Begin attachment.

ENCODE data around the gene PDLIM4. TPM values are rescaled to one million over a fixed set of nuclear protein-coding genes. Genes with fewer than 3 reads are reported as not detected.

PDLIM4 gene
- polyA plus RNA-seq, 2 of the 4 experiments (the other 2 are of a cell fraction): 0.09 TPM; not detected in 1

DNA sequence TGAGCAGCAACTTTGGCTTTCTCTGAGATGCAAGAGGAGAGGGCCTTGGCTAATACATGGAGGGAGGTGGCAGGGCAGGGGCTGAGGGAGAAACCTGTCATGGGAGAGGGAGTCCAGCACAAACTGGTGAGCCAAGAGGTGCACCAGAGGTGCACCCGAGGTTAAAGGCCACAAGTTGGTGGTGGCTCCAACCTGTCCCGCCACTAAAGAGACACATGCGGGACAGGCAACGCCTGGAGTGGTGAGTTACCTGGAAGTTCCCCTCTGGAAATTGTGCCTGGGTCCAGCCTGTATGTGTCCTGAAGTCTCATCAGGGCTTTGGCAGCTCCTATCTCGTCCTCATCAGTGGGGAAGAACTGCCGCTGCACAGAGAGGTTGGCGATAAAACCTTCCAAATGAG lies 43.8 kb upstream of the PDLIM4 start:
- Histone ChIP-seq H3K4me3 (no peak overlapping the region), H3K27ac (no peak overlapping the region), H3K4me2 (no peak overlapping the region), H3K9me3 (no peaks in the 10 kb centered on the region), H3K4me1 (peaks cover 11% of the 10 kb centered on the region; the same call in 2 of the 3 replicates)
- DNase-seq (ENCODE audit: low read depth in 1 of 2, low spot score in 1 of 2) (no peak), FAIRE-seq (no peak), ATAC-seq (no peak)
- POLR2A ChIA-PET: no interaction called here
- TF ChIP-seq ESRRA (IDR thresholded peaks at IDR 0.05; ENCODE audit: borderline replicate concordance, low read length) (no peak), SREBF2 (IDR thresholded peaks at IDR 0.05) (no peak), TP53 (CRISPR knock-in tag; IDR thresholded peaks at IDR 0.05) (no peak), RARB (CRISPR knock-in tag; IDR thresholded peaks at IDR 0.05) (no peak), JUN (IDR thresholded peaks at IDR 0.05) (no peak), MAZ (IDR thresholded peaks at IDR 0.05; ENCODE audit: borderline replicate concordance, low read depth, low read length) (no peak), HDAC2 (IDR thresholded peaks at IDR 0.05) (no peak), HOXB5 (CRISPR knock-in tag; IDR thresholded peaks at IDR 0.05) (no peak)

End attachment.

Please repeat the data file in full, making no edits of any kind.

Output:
ENCODE data around the gene PDLIM4. TPM values are rescaled to one million over a fixed set of nuclear protein-coding genes. Genes with fewer than 3 reads are reported as not detected.

PDLIM4 gene
- polyA plus RNA-seq, 2 of the 4 experiments (the other 2 are of a cell fraction): 0.09 TPM; not detected in 1

DNA sequence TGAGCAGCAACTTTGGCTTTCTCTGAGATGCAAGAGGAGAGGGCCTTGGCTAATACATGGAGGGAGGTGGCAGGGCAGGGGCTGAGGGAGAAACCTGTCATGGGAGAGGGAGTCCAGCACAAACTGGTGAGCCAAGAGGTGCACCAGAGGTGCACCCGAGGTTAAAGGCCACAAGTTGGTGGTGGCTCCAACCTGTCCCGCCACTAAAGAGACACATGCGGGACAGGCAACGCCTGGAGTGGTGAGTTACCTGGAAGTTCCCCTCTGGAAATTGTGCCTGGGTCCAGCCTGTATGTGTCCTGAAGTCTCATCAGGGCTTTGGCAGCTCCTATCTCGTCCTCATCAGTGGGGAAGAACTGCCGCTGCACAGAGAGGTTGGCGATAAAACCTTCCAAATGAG lies 43.8 kb upstream of the PDLIM4 start:
- Histone ChIP-seq H3K4me3 (no peak overlapping the region), H3K27ac (no peak overlapping the region), H3K4me2 (no peak overlapping the region), H3K9me3 (no peaks in the 10 kb centered on the region), H3K4me1 (peaks cover 11% of the 10 kb centered on the region; the same call in 2 of the 3 replicates)
- DNase-seq (ENCODE audit: low read depth in 1 of 2, low spot score in 1 of 2) (no peak), FAIRE-seq (no peak), ATAC-seq (no peak)
- POLR2A ChIA-PET: no interaction called here
- TF ChIP-seq ESRRA (IDR thresholded peaks at IDR 0.05; ENCODE audit: borderline replicate concordance, low read length) (no peak), SREBF2 (IDR thresholded peaks at IDR 0.05) (no peak), TP53 (CRISPR knock-in tag; IDR thresholded peaks at IDR 0.05) (no peak), RARB (CRISPR knock-in tag; IDR thresholded peaks at IDR 0.05) (no peak), JUN (IDR thresholded peaks at IDR 0.05) (no peak), MAZ (IDR thresholded peaks at IDR 0.05; ENCODE audit: borderline replicate concordance, low read depth, low read length) (no peak), HDAC2 (IDR thresholded peaks at IDR 0.05) (no peak), HOXB5 (CRISPR knock-in tag; IDR thresholded peaks at IDR 0.05) (no peak)